Climate Killing Kansas Cattle

June 16, 2022

It’s not Somalia, it’s Kansas.

KSCB Radio, Liberal, KS:

The current heat wave blazing through Kansas feedlots has killed an estimated 10,000 head of fat cattle.

Final death numbers continue to come in, but that early estimate was shared with DTN by livestock experts, who put the geographical center point for those deaths at Ulysses, Kansas.
What is known is that leading up to these losses, temperatures in the area were over 100 degrees Fahrenheit, there was the humidity, and there was little to no wind to help cool the animals. Temperature readings reported for Ulysses began to exceed the 100-degree mark on June 11. By June 13, the high temperature was reported at 104 degrees, with humidity levels ranging from 18% to 35%. Temperature and humidity levels began to break some on June 14. Just a few days prior to the heat setting in, highs had been in the 80s.

Corbitt Wall, a cattle analyst with National Beef Wire who works out of Amarillo, Texas, said he heard from two non-media sources about the extent of the Kansas losses. He noted there was frustration that despite such extensive losses, the futures market fell Monday.

Large losses in feedlots due to heat stress seem to start every year around June, said veterinarian A.J. Tarpoff, who works with Kansas State University Extension. He explained that when there is a “perfect storm” of too much heat and no opportunity for nighttime cooling, cattle can accumulate heat and die from the stress. It’s a situation, he added, that can hit both feedlot and grazing animals.
“Heat stress doesn’t happen all at one time. Cattle accumulate heat during the day, and then over the nighttime hours, it takes four to six hours for them to dissipate that heat. As long as we have a cooling effect at night, cattle can mostly handle the heat. Where we run into issues is where we have two to four days in a row of minimal nighttime cooling, and we start the day with the heat load we accumulated the day before still there,” he said.

Tarpoff worked as an associate feedlot veterinarian in Canada before moving to Kansas. He said it’s not uncommon to see issues with heat stress even that far north. And he pointed out that not all animals within a herd, group, or pen are affected by heat stress in the same way. A previous bout with respiratory disease that may have led to scarred lungs can make it difficult for that animal to cool itself. And there are other pretty basic reasons some cattle just don’t handle the heat as well as others.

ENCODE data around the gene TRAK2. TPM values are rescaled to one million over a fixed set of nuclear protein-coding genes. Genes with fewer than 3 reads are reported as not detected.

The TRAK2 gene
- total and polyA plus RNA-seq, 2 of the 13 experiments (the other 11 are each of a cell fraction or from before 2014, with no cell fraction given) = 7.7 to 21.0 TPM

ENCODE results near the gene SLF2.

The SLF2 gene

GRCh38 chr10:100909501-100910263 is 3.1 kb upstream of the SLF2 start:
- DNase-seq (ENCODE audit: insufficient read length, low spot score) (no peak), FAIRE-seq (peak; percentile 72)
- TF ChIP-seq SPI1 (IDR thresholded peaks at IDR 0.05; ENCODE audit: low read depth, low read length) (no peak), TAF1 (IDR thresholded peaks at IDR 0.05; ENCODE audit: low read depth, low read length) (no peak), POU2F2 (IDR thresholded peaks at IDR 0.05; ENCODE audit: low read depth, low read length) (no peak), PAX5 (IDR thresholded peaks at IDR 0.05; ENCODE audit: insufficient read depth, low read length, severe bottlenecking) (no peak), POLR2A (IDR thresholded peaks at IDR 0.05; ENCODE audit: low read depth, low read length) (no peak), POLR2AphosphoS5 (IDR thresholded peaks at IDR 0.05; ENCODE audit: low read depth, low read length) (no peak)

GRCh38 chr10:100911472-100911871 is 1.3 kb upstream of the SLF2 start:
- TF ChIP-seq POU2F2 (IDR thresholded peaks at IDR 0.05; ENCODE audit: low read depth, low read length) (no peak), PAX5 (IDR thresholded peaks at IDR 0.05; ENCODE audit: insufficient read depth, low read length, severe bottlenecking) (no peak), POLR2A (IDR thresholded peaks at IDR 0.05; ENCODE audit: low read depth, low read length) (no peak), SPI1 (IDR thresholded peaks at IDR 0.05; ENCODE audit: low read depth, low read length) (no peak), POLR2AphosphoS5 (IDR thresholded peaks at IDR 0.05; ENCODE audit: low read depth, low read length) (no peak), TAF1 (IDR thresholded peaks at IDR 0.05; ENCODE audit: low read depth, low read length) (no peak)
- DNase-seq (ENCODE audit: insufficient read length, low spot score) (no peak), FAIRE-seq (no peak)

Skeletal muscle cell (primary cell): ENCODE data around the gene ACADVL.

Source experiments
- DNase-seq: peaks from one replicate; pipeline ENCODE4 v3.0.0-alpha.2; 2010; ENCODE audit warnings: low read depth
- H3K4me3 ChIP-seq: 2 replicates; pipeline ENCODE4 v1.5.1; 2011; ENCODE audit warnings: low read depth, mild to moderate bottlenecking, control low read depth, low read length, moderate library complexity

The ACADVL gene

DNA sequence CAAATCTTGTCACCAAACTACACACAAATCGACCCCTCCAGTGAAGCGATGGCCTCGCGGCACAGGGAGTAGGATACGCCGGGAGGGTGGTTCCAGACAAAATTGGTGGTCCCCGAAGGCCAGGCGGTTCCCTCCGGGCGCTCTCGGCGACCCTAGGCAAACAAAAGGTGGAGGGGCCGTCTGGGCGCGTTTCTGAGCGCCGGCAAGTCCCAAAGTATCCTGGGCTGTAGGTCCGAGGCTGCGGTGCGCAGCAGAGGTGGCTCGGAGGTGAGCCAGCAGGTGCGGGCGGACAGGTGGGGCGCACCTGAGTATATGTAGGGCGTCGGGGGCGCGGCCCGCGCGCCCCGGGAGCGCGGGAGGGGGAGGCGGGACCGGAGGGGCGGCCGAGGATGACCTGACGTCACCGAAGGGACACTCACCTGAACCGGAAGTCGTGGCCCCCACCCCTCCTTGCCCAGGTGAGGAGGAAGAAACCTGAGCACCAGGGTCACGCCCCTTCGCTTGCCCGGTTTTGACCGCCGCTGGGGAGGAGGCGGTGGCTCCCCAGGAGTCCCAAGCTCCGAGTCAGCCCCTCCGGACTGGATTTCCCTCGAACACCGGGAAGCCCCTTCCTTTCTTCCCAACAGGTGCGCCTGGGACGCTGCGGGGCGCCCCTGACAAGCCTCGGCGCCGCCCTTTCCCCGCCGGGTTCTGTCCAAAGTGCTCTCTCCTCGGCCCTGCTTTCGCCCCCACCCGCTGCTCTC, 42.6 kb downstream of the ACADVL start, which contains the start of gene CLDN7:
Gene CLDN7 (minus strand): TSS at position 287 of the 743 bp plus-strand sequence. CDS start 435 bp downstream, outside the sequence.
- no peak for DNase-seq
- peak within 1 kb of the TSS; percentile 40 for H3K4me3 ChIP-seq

“The second week of June is when, historically, we start to see this, and I think a lot of it has to do with the hair coat. Cattle can adapt to almost any environment on earth, but they need time. At this point in the season, a lot of them have not fully shed that winter hair coat and slicked off,” he said, adding that the fact that the majority of the U.S. cow herd is black also means they can’t cool as efficiently.

NPR:

Intense heat that baked Kansas over the weekend is being blamed for killing thousands of cattle — a toll documented in striking images on social media. 

“The Kansas Department of Health and Environment is aware of at least 2,000 cattle deaths that occurred in the southwest part of Kansas,” Matt Lara, the agency’s communications director, told NPR on Thursday. 

Lara also confirmed conditions had made it “difficult for the cows to stay cool.”

In widely seen video footage, rows of carcasses are shown lined up along the edge of a farm field. State officials are blaming a heat wave that sent temperatures higher than 100 degrees. 

The new losses come as farmers across the Great Plains region are already struggling to cope with drought and high winds, along with the increased threat of wildfires.

2 Responses to “Climate Killing Kansas Cattle”

  1. rhymeswithgoalie Says:

    There are insurance companies, I suppose, that take note.

    In theory that might make it worthwhile for such operations to spend a little more on cooling mechanisms (an emergency fan system or shade from solar arrays?).

  2. redskylite Says:

    Elsevier – Journal of Dairy Science “Along with the reduced milk production observed in cattle exposed to wildfire smoke, the team’s findings highlight implications for dairy cattle welfare, costs to farmers, and the smooth functioning of the US dairy industry as wildfires continue to pose an increasing threat in the current era of climate change.”

    https://www.eurekalert.org/news-releases/956108


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